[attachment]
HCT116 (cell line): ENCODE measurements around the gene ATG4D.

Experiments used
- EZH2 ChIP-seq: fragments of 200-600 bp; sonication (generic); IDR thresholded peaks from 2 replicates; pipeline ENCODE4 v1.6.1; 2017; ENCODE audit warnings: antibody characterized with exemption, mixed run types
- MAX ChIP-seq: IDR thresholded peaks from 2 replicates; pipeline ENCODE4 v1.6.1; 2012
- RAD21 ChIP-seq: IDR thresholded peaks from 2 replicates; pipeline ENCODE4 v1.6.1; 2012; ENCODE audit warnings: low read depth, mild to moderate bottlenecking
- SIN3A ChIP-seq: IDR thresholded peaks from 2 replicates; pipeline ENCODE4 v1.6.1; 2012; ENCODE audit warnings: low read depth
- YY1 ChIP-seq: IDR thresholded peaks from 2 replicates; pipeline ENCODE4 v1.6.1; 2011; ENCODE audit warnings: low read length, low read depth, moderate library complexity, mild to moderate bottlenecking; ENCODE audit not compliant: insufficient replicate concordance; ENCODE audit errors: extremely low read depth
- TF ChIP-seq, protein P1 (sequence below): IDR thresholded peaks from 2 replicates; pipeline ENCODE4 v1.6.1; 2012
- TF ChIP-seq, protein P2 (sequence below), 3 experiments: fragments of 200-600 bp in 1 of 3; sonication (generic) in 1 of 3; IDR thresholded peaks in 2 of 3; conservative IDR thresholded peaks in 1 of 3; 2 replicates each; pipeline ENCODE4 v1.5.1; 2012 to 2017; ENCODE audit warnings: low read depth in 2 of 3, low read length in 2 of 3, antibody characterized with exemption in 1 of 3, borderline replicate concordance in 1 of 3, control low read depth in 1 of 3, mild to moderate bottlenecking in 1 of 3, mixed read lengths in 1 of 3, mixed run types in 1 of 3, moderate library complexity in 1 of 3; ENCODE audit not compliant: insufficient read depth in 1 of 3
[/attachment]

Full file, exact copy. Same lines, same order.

HCT116 (cell line): ENCODE measurements around the gene ATG4D.

Experiments used
- EZH2 ChIP-seq: fragments of 200-600 bp; sonication (generic); IDR thresholded peaks from 2 replicates; pipeline ENCODE4 v1.6.1; 2017; ENCODE audit warnings: antibody characterized with exemption, mixed run types
- MAX ChIP-seq: IDR thresholded peaks from 2 replicates; pipeline ENCODE4 v1.6.1; 2012
- RAD21 ChIP-seq: IDR thresholded peaks from 2 replicates; pipeline ENCODE4 v1.6.1; 2012; ENCODE audit warnings: low read depth, mild to moderate bottlenecking
- SIN3A ChIP-seq: IDR thresholded peaks from 2 replicates; pipeline ENCODE4 v1.6.1; 2012; ENCODE audit warnings: low read depth
- YY1 ChIP-seq: IDR thresholded peaks from 2 replicates; pipeline ENCODE4 v1.6.1; 2011; ENCODE audit warnings: low read length, low read depth, moderate library complexity, mild to moderate bottlenecking; ENCODE audit not compliant: insufficient replicate concordance; ENCODE audit errors: extremely low read depth
- TF ChIP-seq, protein P1 (sequence below): IDR thresholded peaks from 2 replicates; pipeline ENCODE4 v1.6.1; 2012
- TF ChIP-seq, protein P2 (sequence below), 3 experiments: fragments of 200-600 bp in 1 of 3; sonication (generic) in 1 of 3; IDR thresholded peaks in 2 of 3; conservative IDR thresholded peaks in 1 of 3; 2 replicates each; pipeline ENCODE4 v1.5.1; 2012 to 2017; ENCODE audit warnings: low read depth in 2 of 3, low read length in 2 of 3, antibody characterized with exemption in 1 of 3, borderline replicate concordance in 1 of 3, control low read depth in 1 of 3, mild to moderate bottlenecking in 1 of 3, mixed read lengths in 1 of 3, mixed run types in 1 of 3, moderate library complexity in 1 of 3; ENCODE audit not compliant: insufficient read depth in 1 of 3